The Other McCain

"One should either write ruthlessly what one believes to be the truth, or else shut up." — Arthur Koestler

‘News’ From Foggy Bottom

Posted on | July 11, 2020 | Comments Off on ‘News’ From Foggy Bottom

Back during the Cold War, anti-Communists believed — with ample reason — that the State Department was thoroughly infiltrated by Communist sympathizers, and more recently it has become obvious that Foggy Bottom is a hive of anti-Trump “resistance.” The U.S. foreign policy establishment quite generally is anti-American in its orientation, harboring Arab specialists who are objectively pro-Jihadi, European specialists who consider Brussels the sole legitimate arbiter of proper policy, and Asian specialists who consider it their duty to advance the interests of the Chinese Communist Party. Needless to say, the Latin American bureaus are staffed by enthusiastic advocates of unlimited immigration, and all the Africa specialists are Mau-Maus.

The idea that the United States has its own legitimate interests, which our diplomatic professionals ought to strive to advance, is anathema to the type of people hired by the State Department, who are educated at “elite” universities where patriotism is forbidden as racist. Consider the three-year-long “Russian collusion” hoax as an example of what the State Department, as operated by secretaries Hillary Clinton and John Kerry during the Obama administration, considered appropriate U.S. policy. During Obama’s second term, Russia invaded Ukraine and annexed Crimea, with key Black Sea ports and oil resources. What should be done to counter this aggression? Our European “allies” are militarily impotent, so that if NATO proposed to defend Ukraine, practically all the military equipment and manpower involved would be American. And this raises a fundamental question about U.S. policy in Europe: What use are “allies” who lack the ability — even if they had the courage, which they don’t — to wage war? Why are we obligated to defend this bunch of cowardly foreigners who can’t (or won’t) do anything to defend themselves?

Donald Trump and his advisers might not put their critique of U.S. policy in such terms, but such was the sum and essence of the “America First” position vis-a-vis the Ukraine conflict. While neoconservatives like the late John McCain engaged in a lot of saber-rattling toward Russia, a dissident school of conservatives asked, “Why is this our problem? Why can’t our European ‘allies’ step up, if they care so much?”

Keep in mind that the hawks were demanding U.S. military intervention in Ukraine at the same time — the exact same time — as Germany and other European countries were surrendering to an invasion of African and Middle Eastern “refugees.” How was it that Russia’s invasion of Crimea was a casus belli, whereas it was deemed “racist” to oppose the Third World invasion of the European heartland?

This line of thinking could be extended and elaborated, but my point is that there were objective reasons why Trump might pursue a policy that was more “pro-Russian” than what Hillary (or, for that matter, most establishment Republicans) would support. So a lot of Trump-haters — not all of them Democrats — were ready to believe that Trump and his campaign were secretly “colluding” with the Kremlin. Like all popular conspiracy theories, the “Russian collusion” hoax had some underlying factual basis (i.e., a genuine difference of opinion on foreign policy), and the “Deep State” resistance to Trump was neither entirely irrational nor entirely partisan. Defenders of the status quo in foreign policy had real reason to fear that Trump would upset the apple cart, altering our relationship with Europe to pursue a rapprochement with Moscow.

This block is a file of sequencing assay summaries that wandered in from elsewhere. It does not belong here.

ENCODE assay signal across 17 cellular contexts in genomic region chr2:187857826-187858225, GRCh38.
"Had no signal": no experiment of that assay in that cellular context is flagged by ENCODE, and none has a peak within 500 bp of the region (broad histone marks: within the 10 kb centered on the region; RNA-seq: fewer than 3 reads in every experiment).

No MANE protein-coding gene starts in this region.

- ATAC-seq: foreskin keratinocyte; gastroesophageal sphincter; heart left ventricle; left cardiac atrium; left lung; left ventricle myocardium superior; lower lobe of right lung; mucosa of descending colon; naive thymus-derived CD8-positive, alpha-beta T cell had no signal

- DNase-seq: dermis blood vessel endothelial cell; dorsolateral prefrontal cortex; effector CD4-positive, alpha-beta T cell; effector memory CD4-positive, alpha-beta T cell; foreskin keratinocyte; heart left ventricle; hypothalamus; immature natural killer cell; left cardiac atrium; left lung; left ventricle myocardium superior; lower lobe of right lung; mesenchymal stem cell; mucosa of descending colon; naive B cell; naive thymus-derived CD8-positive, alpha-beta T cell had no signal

The “professionals” at Foggy Bottom have their own agendas, which explains a leak to the New York Times last year that turned out to be wrong, asserting that a lobbyist for military contractor Raytheon had influenced Secretary of State Mike Pompeo to override a congressional embargo on arms sales to Saudi Arabia:

The story was, of course, an attack on President Trump, headlined “Trump Vowed to ‘Drain the Swamp,’ but Lobbyists Are Helping Run His Campaign.”

(Hat-tip: Instapundit.) The point, you see, is not whether we should or should not sell arms to the Saudis. Rather, the point is that this leak from State Department bureaucrats was intended to undermine the Trump administration’s ability to pursue its own policy. We might ask whether a hypothetical Clinton administration, or a future Biden administration, would sell arms to the Saudis, but that would be missing the point. None of the bureaucrats at the State Department would leak information about lobbyists influencing a Democratic administration, and an establishment Republican administration might also expect cooperation from Foggy Bottom, so long as its policies were in accordance with the status quo favored by State Department professionals. Trump’s administration is constantly being sabotaged by leakers — the Ukraine “whistleblower” Alexander Vindman being an obvious example — precisely because Trump is willing to question the status quo, not just vis-a-vis Russia, but on a global basis. A close-minded certainty about certain matters unites the establishment, and Trump’s willingness to “think outside the box” of that policy consensus is what makes him a target of so much hostility.




 

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